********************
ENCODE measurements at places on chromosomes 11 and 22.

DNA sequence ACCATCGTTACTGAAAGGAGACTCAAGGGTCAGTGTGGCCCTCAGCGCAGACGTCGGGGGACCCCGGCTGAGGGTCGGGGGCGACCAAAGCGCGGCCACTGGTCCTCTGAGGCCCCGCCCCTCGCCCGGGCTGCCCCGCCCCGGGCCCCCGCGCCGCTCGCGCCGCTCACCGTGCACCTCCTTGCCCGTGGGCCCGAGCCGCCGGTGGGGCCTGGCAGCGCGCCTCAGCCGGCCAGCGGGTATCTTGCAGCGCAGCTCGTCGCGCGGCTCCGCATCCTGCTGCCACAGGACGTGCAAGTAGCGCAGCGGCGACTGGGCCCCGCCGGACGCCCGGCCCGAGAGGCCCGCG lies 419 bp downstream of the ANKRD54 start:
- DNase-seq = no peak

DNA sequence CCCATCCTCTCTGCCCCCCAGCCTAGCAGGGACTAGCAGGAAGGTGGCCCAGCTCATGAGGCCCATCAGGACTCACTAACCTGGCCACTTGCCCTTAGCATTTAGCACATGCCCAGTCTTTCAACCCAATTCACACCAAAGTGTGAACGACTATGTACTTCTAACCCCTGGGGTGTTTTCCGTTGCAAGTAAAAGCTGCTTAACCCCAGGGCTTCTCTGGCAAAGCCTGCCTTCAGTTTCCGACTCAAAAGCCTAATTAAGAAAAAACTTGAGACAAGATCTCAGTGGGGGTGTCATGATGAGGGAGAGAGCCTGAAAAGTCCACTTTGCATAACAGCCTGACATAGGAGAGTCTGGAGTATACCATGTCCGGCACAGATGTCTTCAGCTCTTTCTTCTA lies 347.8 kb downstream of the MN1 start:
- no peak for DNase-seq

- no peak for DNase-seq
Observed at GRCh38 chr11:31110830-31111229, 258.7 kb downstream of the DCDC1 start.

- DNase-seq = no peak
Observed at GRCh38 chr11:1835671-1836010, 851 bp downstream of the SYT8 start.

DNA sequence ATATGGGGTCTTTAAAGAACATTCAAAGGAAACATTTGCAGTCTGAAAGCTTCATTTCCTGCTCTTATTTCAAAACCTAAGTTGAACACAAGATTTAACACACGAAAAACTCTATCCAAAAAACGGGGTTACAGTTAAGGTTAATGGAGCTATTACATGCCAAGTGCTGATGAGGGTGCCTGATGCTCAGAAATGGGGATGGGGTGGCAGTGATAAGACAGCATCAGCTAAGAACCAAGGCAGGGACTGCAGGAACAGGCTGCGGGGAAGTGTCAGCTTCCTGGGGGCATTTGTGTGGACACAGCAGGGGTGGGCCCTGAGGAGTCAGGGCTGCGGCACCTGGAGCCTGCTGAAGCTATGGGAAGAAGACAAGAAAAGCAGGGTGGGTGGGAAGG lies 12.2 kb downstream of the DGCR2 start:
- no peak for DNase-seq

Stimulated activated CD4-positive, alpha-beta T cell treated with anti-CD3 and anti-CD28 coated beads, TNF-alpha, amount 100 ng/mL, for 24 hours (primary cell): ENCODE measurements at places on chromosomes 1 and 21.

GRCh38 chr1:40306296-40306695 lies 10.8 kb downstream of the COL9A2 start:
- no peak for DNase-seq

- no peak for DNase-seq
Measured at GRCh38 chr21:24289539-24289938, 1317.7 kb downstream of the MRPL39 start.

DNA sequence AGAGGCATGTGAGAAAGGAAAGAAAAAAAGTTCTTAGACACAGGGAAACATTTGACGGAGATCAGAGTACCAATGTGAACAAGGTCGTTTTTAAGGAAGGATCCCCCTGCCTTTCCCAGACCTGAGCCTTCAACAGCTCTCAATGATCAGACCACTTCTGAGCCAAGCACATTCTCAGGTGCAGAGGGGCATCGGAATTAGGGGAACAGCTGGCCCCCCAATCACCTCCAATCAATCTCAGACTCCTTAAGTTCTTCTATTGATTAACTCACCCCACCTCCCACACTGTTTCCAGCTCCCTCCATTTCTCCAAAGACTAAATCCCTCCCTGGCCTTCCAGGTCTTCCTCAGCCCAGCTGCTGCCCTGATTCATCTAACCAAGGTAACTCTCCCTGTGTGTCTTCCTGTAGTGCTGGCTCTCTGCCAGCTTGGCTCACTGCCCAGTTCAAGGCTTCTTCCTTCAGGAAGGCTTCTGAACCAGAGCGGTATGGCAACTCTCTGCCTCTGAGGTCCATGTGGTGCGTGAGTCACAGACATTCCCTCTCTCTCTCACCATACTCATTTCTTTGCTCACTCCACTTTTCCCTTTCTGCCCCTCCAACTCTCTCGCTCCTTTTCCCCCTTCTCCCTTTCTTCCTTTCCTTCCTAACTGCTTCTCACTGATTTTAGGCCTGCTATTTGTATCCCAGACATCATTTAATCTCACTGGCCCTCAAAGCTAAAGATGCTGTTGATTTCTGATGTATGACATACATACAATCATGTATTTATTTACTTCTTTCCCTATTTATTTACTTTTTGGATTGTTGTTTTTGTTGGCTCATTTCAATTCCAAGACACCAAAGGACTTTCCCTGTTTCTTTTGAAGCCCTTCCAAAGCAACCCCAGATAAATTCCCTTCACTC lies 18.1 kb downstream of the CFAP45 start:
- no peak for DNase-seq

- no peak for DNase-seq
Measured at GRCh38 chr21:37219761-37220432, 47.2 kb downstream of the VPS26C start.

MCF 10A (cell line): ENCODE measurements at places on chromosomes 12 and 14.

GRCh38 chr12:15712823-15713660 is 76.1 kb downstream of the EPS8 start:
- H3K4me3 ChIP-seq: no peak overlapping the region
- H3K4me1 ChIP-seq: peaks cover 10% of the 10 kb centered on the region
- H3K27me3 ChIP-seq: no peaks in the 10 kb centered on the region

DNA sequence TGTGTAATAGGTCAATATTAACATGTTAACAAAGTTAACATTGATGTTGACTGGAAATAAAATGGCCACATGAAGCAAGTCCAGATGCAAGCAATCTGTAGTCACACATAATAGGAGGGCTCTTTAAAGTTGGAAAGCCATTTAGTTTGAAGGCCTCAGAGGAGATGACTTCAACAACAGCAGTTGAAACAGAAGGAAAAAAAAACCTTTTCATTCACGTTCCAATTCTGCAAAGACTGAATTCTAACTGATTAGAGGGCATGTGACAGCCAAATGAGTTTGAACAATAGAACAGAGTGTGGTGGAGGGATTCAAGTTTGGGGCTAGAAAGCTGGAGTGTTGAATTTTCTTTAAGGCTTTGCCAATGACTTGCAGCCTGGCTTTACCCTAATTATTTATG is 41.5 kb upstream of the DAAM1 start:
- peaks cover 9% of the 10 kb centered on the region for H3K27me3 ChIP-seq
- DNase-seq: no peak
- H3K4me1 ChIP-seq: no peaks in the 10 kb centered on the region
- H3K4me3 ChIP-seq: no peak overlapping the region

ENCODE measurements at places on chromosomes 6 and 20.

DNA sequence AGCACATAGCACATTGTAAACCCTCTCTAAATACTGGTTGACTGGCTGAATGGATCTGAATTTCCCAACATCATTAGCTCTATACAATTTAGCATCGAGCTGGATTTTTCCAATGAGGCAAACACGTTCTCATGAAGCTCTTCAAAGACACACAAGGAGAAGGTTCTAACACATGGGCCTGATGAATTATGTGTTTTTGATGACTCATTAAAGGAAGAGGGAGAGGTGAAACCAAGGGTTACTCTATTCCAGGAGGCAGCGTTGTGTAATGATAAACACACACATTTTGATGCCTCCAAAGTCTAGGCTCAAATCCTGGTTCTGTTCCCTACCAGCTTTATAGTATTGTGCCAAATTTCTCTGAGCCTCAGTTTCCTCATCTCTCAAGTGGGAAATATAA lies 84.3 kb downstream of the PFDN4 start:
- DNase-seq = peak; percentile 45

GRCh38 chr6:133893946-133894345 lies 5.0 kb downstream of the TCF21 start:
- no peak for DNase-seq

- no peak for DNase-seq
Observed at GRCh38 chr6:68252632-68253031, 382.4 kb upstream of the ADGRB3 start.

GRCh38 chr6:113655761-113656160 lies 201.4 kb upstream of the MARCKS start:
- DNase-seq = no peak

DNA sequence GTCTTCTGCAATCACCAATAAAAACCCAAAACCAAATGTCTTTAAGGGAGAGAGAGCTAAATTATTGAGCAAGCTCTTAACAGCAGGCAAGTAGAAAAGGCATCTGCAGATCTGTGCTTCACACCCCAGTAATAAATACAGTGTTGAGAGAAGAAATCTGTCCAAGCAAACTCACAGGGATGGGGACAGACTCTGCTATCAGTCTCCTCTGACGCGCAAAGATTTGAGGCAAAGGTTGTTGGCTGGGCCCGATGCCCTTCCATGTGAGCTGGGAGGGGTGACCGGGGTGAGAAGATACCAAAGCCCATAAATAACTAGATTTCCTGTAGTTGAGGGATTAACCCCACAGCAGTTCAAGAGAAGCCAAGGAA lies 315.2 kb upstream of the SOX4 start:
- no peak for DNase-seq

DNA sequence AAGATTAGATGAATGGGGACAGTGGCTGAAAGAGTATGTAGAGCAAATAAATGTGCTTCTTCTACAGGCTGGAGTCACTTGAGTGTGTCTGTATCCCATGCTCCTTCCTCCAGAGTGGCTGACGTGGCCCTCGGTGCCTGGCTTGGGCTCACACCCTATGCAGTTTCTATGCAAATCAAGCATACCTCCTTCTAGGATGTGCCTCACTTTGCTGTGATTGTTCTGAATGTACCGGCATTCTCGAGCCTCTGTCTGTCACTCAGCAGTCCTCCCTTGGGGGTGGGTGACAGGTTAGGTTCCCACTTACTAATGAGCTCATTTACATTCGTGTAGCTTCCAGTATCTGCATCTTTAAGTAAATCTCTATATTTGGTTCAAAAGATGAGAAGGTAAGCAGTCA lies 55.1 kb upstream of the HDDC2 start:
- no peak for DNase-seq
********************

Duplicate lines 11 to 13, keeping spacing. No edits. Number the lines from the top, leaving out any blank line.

- no peak for DNase-seq

Stimulated activated CD4-positive, alpha-beta T cell treated with anti-CD3 and anti-CD28 coated beads, TNF-alpha, amount 100 ng/mL, for 24 hours (primary cell): ENCODE measurements at places on chromosomes 1 and 21.

GRCh38 chr1:40306296-40306695 lies 10.8 kb downstream of the COL9A2 start: